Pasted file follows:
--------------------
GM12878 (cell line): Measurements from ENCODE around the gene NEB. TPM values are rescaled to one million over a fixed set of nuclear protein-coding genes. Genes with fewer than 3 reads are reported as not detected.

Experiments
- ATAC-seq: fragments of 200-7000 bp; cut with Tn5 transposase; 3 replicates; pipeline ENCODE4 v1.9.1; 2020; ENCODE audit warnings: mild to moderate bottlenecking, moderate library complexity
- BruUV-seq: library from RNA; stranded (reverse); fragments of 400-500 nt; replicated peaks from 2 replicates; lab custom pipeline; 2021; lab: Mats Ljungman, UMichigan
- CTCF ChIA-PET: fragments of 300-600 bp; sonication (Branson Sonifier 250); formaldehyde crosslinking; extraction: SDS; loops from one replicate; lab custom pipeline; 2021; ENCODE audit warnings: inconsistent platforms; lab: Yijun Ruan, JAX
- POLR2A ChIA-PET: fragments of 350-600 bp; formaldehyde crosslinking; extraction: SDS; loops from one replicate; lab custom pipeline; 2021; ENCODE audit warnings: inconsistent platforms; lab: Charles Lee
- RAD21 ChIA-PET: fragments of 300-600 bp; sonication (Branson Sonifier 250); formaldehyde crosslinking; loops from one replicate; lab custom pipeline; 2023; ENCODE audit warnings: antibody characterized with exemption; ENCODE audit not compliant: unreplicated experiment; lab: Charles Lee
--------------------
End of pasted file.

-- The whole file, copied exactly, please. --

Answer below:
GM12878 (cell line): Measurements from ENCODE around the gene NEB. TPM values are rescaled to one million over a fixed set of nuclear protein-coding genes. Genes with fewer than 3 reads are reported as not detected.

Experiments
- ATAC-seq: fragments of 200-7000 bp; cut with Tn5 transposase; 3 replicates; pipeline ENCODE4 v1.9.1; 2020; ENCODE audit warnings: mild to moderate bottlenecking, moderate library complexity
- BruUV-seq: library from RNA; stranded (reverse); fragments of 400-500 nt; replicated peaks from 2 replicates; lab custom pipeline; 2021; lab: Mats Ljungman, UMichigan
- CTCF ChIA-PET: fragments of 300-600 bp; sonication (Branson Sonifier 250); formaldehyde crosslinking; extraction: SDS; loops from one replicate; lab custom pipeline; 2021; ENCODE audit warnings: inconsistent platforms; lab: Yijun Ruan, JAX
- POLR2A ChIA-PET: fragments of 350-600 bp; formaldehyde crosslinking; extraction: SDS; loops from one replicate; lab custom pipeline; 2021; ENCODE audit warnings: inconsistent platforms; lab: Charles Lee
- RAD21 ChIA-PET: fragments of 300-600 bp; sonication (Branson Sonifier 250); formaldehyde crosslinking; loops from one replicate; lab custom pipeline; 2023; ENCODE audit warnings: antibody characterized with exemption; ENCODE audit not compliant: unreplicated experiment; lab: Charles Lee